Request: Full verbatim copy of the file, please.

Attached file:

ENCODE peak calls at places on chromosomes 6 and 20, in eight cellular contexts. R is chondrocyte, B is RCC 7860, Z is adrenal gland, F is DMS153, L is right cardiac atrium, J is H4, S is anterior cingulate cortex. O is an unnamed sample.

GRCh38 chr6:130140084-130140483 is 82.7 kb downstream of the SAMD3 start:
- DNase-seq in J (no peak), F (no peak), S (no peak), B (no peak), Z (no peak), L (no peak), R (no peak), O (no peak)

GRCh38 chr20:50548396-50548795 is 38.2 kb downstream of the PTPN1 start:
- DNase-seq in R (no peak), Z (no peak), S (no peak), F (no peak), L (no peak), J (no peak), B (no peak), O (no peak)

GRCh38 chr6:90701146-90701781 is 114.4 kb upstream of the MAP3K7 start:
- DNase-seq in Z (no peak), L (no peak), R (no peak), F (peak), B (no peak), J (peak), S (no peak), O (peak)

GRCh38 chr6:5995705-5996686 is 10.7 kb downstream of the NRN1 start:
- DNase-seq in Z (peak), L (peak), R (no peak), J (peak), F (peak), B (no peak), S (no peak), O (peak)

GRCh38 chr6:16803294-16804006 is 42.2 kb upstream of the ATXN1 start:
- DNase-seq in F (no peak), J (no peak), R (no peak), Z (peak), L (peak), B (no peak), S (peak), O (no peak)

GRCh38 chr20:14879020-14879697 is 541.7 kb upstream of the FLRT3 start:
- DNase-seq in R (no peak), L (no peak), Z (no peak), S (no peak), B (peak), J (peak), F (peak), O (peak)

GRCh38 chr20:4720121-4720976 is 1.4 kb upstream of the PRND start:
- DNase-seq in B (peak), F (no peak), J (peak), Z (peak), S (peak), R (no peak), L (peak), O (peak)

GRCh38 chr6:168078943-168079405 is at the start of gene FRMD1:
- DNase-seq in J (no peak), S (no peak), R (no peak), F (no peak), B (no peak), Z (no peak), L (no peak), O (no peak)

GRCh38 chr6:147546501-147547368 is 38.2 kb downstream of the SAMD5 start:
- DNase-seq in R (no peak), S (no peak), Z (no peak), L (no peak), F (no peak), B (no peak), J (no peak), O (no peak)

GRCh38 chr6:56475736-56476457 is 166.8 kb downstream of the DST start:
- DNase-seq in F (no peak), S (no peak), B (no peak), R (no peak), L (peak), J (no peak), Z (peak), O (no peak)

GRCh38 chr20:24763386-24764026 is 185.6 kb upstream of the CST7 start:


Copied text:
ENCODE peak calls at places on chromosomes 6 and 20, in eight cellular contexts. R is chondrocyte, B is RCC 7860, Z is adrenal gland, F is DMS153, L is right cardiac atrium, J is H4, S is anterior cingulate cortex. O is an unnamed sample.

GRCh38 chr6:130140084-130140483 is 82.7 kb downstream of the SAMD3 start:
- DNase-seq in J (no peak), F (no peak), S (no peak), B (no peak), Z (no peak), L (no peak), R (no peak), O (no peak)

GRCh38 chr20:50548396-50548795 is 38.2 kb downstream of the PTPN1 start:
- DNase-seq in R (no peak), Z (no peak), S (no peak), F (no peak), L (no peak), J (no peak), B (no peak), O (no peak)

GRCh38 chr6:90701146-90701781 is 114.4 kb upstream of the MAP3K7 start:
- DNase-seq in Z (no peak), L (no peak), R (no peak), F (peak), B (no peak), J (peak), S (no peak), O (peak)

GRCh38 chr6:5995705-5996686 is 10.7 kb downstream of the NRN1 start:
- DNase-seq in Z (peak), L (peak), R (no peak), J (peak), F (peak), B (no peak), S (no peak), O (peak)

GRCh38 chr6:16803294-16804006 is 42.2 kb upstream of the ATXN1 start:
- DNase-seq in F (no peak), J (no peak), R (no peak), Z (peak), L (peak), B (no peak), S (peak), O (no peak)

GRCh38 chr20:14879020-14879697 is 541.7 kb upstream of the FLRT3 start:
- DNase-seq in R (no peak), L (no peak), Z (no peak), S (no peak), B (peak), J (peak), F (peak), O (peak)

GRCh38 chr20:4720121-4720976 is 1.4 kb upstream of the PRND start:
- DNase-seq in B (peak), F (no peak), J (peak), Z (peak), S (peak), R (no peak), L (peak), O (peak)

GRCh38 chr6:168078943-168079405 is at the start of gene FRMD1:
- DNase-seq in J (no peak), S (no peak), R (no peak), F (no peak), B (no peak), Z (no peak), L (no peak), O (no peak)

GRCh38 chr6:147546501-147547368 is 38.2 kb downstream of the SAMD5 start:
- DNase-seq in R (no peak), S (no peak), Z (no peak), L (no peak), F (no peak), B (no peak), J (no peak), O (no peak)

GRCh38 chr6:56475736-56476457 is 166.8 kb downstream of the DST start:
- DNase-seq in F (no peak), S (no peak), B (no peak), R (no peak), L (peak), J (no peak), Z (peak), O (no peak)

GRCh38 chr20:24763386-24764026 is 185.6 kb upstream of the CST7 start: